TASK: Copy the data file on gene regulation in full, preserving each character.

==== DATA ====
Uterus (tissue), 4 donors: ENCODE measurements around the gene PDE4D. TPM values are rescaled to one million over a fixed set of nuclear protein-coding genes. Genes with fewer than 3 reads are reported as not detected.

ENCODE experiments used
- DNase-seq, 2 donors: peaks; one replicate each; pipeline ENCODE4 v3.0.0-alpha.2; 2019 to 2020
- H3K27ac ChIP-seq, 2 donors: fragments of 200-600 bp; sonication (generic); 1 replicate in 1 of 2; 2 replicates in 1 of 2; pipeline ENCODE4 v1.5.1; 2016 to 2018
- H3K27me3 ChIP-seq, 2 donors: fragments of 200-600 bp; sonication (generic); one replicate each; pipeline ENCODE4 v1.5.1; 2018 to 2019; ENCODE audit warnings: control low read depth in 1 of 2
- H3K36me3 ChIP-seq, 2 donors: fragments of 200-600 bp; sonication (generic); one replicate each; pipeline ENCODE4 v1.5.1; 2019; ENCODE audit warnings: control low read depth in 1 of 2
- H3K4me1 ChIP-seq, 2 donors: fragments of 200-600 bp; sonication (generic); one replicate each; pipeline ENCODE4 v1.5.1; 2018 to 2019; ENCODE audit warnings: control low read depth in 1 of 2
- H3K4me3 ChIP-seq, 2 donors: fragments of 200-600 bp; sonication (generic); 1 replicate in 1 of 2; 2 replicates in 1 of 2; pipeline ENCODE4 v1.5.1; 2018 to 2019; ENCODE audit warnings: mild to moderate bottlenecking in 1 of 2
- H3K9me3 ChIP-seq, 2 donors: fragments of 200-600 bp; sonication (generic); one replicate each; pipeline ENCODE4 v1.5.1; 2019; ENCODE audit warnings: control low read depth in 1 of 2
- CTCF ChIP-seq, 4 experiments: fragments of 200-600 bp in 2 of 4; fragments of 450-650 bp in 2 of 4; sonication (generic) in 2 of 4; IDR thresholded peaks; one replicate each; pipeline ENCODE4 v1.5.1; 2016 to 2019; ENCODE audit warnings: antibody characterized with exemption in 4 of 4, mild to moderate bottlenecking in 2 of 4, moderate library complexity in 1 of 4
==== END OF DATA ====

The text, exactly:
Uterus (tissue), 4 donors: ENCODE measurements around the gene PDE4D. TPM values are rescaled to one million over a fixed set of nuclear protein-coding genes. Genes with fewer than 3 reads are reported as not detected.

ENCODE experiments used
- DNase-seq, 2 donors: peaks; one replicate each; pipeline ENCODE4 v3.0.0-alpha.2; 2019 to 2020
- H3K27ac ChIP-seq, 2 donors: fragments of 200-600 bp; sonication (generic); 1 replicate in 1 of 2; 2 replicates in 1 of 2; pipeline ENCODE4 v1.5.1; 2016 to 2018
- H3K27me3 ChIP-seq, 2 donors: fragments of 200-600 bp; sonication (generic); one replicate each; pipeline ENCODE4 v1.5.1; 2018 to 2019; ENCODE audit warnings: control low read depth in 1 of 2
- H3K36me3 ChIP-seq, 2 donors: fragments of 200-600 bp; sonication (generic); one replicate each; pipeline ENCODE4 v1.5.1; 2019; ENCODE audit warnings: control low read depth in 1 of 2
- H3K4me1 ChIP-seq, 2 donors: fragments of 200-600 bp; sonication (generic); one replicate each; pipeline ENCODE4 v1.5.1; 2018 to 2019; ENCODE audit warnings: control low read depth in 1 of 2
- H3K4me3 ChIP-seq, 2 donors: fragments of 200-600 bp; sonication (generic); 1 replicate in 1 of 2; 2 replicates in 1 of 2; pipeline ENCODE4 v1.5.1; 2018 to 2019; ENCODE audit warnings: mild to moderate bottlenecking in 1 of 2
- H3K9me3 ChIP-seq, 2 donors: fragments of 200-600 bp; sonication (generic); one replicate each; pipeline ENCODE4 v1.5.1; 2019; ENCODE audit warnings: control low read depth in 1 of 2
- CTCF ChIP-seq, 4 experiments: fragments of 200-600 bp in 2 of 4; fragments of 450-650 bp in 2 of 4; sonication (generic) in 2 of 4; IDR thresholded peaks; one replicate each; pipeline ENCODE4 v1.5.1; 2016 to 2019; ENCODE audit warnings: antibody characterized with exemption in 4 of 4, mild to moderate bottlenecking in 2 of 4, moderate library complexity in 1 of 4